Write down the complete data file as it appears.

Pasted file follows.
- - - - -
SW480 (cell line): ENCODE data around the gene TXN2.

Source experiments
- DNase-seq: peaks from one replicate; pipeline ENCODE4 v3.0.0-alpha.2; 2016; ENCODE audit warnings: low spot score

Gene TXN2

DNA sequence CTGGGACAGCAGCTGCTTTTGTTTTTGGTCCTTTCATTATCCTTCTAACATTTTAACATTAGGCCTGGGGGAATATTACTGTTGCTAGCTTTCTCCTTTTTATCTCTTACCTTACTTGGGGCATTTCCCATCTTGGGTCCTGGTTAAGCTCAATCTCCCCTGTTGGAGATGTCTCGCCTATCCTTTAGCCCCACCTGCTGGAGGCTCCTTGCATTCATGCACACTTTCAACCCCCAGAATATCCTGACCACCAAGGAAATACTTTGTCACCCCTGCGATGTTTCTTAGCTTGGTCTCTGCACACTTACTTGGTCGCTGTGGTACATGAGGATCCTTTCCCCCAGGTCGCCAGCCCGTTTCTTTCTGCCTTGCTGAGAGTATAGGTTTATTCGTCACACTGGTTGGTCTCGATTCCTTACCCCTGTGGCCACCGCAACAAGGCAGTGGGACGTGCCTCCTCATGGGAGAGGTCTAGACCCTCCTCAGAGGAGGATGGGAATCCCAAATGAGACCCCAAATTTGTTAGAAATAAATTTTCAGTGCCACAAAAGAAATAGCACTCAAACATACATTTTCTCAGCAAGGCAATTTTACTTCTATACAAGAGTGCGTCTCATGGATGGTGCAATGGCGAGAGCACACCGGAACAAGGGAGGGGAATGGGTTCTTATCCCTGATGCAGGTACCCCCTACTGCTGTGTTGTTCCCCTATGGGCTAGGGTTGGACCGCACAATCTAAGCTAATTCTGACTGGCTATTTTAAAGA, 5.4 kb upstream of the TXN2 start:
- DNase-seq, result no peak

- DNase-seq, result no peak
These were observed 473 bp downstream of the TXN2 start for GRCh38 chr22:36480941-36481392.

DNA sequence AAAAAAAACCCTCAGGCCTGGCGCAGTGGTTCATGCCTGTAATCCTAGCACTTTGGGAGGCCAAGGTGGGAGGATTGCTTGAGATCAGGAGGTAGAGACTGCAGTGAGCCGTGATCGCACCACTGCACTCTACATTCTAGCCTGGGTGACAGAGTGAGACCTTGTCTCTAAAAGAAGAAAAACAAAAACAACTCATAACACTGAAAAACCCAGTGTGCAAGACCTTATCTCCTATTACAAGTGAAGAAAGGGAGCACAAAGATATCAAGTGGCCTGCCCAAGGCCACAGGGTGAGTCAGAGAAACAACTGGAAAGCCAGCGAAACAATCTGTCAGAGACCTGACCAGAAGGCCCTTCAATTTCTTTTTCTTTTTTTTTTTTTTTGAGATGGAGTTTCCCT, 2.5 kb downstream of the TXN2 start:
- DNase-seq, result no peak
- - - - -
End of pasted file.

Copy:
SW480 (cell line): ENCODE data around the gene TXN2.

Source experiments
- DNase-seq: peaks from one replicate; pipeline ENCODE4 v3.0.0-alpha.2; 2016; ENCODE audit warnings: low spot score

Gene TXN2

DNA sequence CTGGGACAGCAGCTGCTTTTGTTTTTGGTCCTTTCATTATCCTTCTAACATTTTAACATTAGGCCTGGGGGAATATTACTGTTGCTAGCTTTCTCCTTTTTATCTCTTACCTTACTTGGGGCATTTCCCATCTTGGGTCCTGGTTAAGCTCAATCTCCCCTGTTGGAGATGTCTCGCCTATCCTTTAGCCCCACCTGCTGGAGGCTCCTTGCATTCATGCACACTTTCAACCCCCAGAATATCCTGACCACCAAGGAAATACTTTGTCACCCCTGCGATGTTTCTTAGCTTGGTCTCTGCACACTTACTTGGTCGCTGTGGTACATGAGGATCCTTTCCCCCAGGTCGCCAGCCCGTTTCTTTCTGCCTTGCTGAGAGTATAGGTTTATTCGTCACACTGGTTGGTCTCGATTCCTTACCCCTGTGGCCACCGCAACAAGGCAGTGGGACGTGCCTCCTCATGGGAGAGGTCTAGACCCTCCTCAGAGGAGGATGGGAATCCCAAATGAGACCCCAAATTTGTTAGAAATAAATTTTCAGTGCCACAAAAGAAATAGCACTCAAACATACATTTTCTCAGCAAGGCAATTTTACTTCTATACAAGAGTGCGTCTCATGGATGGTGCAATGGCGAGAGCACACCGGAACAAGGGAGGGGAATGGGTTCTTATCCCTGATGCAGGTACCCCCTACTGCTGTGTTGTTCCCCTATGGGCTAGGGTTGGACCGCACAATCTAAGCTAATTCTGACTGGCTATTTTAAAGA, 5.4 kb upstream of the TXN2 start:
- DNase-seq, result no peak

- DNase-seq, result no peak
These were observed 473 bp downstream of the TXN2 start for GRCh38 chr22:36480941-36481392.

DNA sequence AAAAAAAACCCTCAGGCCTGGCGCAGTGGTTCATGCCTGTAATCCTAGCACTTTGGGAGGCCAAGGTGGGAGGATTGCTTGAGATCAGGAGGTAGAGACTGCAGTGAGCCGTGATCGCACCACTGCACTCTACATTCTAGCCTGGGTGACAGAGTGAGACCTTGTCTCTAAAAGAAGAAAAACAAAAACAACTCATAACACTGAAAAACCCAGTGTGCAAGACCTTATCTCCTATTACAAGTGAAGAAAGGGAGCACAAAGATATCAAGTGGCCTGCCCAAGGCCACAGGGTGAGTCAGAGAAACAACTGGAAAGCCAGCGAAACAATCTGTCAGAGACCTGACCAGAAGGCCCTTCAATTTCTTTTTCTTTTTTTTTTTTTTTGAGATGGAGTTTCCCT, 2.5 kb downstream of the TXN2 start:
- DNase-seq, result no peak